Roman Catholic Church
Organization of the Church
There are within the church a number of rites, i.e., ancient, independent traditions of discipline and worship, differentiated through isolation (see also liturgy). Besides the Roman rite, to which the vast majority belong, there are among Catholics five Eastern rites, used by a number of communities (Eastern Catholics or Uniates; see patriarch). They are: the Byzantine (the rite also of the Orthodox Eastern Church, which is not in communion with Rome), to which belong many groups, including Melchites, Ruthenians, Romanians, and the Italo-Albanians of S Italy; the Antiochene (also the rite of the autonomous Jacobite Church), to which belong the Maronites, the Syrian Catholics, and the Malankarese of Malabar; the Alexandrian, to which belong the Catholic Copts and Ethiopians (see Copts); the Chaldaean (also the rite of the autonomous Nestorian Church), to which belong Chaldaean Catholics and Syro-Malabarese; and the Armenian (also the rite of the autonomous Armenian Church). These rites and communities have their own organizations under the pope and are protected from attempts to "Latinize" them. Best known, perhaps, of the non-Roman Western rites are the Ambrosian, the Dominican, and the Mozarabic.
Apart from the rites and foreign missions, the organization of the church is by diocese, the territory of a bishop. Important sees have archbishops, who often supervise neighboring, suffragan bishops. With certain restrictions, the pope names the bishops. Dioceses are made up of parishes, each of which has a church and a priest (the pastor). The pope controls bishops mainly by general legislation. His government, which is run by the cardinals living at Rome, is concerned with matters of wide significance, such as missions and relations with states (see also cardinal; papal election; Vatican City).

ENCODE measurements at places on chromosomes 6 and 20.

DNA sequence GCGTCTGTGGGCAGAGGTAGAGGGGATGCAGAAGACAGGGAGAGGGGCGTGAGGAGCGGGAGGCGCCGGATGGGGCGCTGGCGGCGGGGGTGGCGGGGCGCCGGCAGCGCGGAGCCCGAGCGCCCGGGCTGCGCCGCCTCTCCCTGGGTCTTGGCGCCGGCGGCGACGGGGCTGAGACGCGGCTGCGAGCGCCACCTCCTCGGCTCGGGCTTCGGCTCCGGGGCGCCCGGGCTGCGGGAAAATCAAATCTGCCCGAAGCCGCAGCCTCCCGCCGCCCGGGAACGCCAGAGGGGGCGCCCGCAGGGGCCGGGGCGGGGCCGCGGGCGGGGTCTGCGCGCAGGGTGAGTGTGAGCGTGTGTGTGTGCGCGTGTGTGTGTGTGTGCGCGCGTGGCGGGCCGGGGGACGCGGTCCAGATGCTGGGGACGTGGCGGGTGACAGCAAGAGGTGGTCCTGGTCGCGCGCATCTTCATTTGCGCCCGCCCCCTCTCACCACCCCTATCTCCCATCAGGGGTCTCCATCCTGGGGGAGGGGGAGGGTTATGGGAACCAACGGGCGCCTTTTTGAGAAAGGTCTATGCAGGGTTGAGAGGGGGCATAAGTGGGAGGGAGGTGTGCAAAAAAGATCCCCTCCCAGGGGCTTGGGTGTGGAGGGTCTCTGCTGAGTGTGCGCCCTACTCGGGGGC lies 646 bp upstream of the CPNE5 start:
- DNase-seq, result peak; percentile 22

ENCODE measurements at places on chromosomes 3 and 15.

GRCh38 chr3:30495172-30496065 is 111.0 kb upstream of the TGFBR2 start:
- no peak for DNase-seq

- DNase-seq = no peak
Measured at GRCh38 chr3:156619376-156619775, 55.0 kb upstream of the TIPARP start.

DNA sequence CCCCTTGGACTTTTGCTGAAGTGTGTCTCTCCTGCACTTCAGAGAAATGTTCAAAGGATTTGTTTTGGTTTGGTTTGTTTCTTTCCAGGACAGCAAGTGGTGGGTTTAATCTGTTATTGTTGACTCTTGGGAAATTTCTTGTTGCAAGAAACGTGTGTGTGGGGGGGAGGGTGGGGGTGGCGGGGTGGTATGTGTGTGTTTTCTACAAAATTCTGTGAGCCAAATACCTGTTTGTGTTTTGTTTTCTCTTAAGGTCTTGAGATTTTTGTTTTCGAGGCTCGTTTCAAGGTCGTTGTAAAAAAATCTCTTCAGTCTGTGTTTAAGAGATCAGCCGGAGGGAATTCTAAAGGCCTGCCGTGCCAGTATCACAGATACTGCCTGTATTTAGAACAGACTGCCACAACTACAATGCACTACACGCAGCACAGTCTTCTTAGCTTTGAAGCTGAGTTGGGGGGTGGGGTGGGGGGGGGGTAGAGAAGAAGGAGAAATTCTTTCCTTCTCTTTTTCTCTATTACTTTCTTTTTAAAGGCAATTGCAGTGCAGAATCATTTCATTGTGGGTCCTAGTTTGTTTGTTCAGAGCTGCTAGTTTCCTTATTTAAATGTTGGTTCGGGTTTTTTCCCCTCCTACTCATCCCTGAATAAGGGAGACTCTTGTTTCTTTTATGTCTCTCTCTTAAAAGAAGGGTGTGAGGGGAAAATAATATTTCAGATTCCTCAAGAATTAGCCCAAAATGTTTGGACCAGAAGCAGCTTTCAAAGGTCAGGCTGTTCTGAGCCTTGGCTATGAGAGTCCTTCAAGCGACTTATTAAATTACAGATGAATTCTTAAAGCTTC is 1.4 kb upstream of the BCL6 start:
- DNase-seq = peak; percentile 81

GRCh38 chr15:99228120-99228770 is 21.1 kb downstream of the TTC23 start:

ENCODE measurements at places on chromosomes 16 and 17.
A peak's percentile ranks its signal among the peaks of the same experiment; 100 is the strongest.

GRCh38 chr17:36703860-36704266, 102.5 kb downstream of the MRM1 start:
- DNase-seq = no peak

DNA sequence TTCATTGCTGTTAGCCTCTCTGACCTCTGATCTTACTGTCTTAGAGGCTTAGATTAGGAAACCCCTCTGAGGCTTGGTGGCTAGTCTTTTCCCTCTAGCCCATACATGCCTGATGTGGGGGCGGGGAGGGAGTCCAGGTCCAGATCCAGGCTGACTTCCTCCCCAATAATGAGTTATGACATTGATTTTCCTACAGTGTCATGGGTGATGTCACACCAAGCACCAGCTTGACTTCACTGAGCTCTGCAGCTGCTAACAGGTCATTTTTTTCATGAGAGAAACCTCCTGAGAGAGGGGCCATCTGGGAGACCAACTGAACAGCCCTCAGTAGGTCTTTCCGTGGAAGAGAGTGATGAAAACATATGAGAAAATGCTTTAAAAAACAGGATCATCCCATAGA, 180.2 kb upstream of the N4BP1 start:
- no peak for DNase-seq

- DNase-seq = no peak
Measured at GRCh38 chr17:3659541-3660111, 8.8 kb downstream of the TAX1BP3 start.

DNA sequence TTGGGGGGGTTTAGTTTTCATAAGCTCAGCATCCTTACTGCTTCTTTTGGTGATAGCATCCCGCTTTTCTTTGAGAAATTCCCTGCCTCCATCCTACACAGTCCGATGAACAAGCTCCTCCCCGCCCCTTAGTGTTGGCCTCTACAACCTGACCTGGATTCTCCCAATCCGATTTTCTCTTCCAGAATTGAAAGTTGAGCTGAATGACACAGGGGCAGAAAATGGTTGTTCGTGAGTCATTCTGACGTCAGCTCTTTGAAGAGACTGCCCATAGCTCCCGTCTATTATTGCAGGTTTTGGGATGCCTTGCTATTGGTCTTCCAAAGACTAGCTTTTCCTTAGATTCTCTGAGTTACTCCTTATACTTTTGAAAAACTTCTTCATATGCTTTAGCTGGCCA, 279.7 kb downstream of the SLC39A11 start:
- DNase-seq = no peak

Cutting across territorial lines are the religious orders of men and women; their field is monastic life, nonparish activities, and schools; they frequently run missions, hospitals, and colleges (see monasticism). Their members generally receive subsistence only. The parish clergy support themselves, often with salaries fixed by the bishop. Most of the clergy are priests (see orders, holy); they are trained (usually from four to six years) in seminaries maintained by the bishops, the orders, or the Vatican. Members of the clergy do not marry, unless they are parish priests of Eastern rites.
There is no churchwide census, and there are various criteria for determining membership. However, the Roman Catholics in the world are estimated to be about half the total number of Christians and make the church one of the largest religions in the world, with more than 1 billion adherents. Roughly half of all Catholics live in Latin America and the Caribbean. In 2003, there were 63.4 million Roman Catholics in the United States.
Sections in this article:
The Columbia Electronic Encyclopedia, 6th ed. Copyright © 2012, Columbia University Press. All rights reserved.
More on Roman Catholic Church Organization of the Church from Fact Monster:
See more Encyclopedia articles on: Roman Catholic and Orthodox churches: Branches, Schisms, and Heresies